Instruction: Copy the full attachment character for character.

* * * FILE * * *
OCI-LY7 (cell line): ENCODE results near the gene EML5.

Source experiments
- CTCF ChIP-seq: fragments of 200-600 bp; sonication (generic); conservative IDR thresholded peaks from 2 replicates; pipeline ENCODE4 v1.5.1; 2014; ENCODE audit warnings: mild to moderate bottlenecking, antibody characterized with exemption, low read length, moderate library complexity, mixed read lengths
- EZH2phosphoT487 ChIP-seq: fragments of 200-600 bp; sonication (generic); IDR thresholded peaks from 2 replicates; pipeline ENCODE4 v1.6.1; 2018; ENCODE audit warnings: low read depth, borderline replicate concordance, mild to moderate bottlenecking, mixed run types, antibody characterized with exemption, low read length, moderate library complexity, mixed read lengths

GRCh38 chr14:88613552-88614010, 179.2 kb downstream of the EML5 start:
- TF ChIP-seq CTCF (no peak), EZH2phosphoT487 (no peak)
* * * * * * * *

OCI-LY7 (cell line): ENCODE results near the gene EML5.

Source experiments
- CTCF ChIP-seq: fragments of 200-600 bp; sonication (generic); conservative IDR thresholded peaks from 2 replicates; pipeline ENCODE4 v1.5.1; 2014; ENCODE audit warnings: mild to moderate bottlenecking, antibody characterized with exemption, low read length, moderate library complexity, mixed read lengths
- EZH2phosphoT487 ChIP-seq: fragments of 200-600 bp; sonication (generic); IDR thresholded peaks from 2 replicates; pipeline ENCODE4 v1.6.1; 2018; ENCODE audit warnings: low read depth, borderline replicate concordance, mild to moderate bottlenecking, mixed run types, antibody characterized with exemption, low read length, moderate library complexity, mixed read lengths

GRCh38 chr14:88613552-88614010, 179.2 kb downstream of the EML5 start:
- TF ChIP-seq CTCF (no peak), EZH2phosphoT487 (no peak)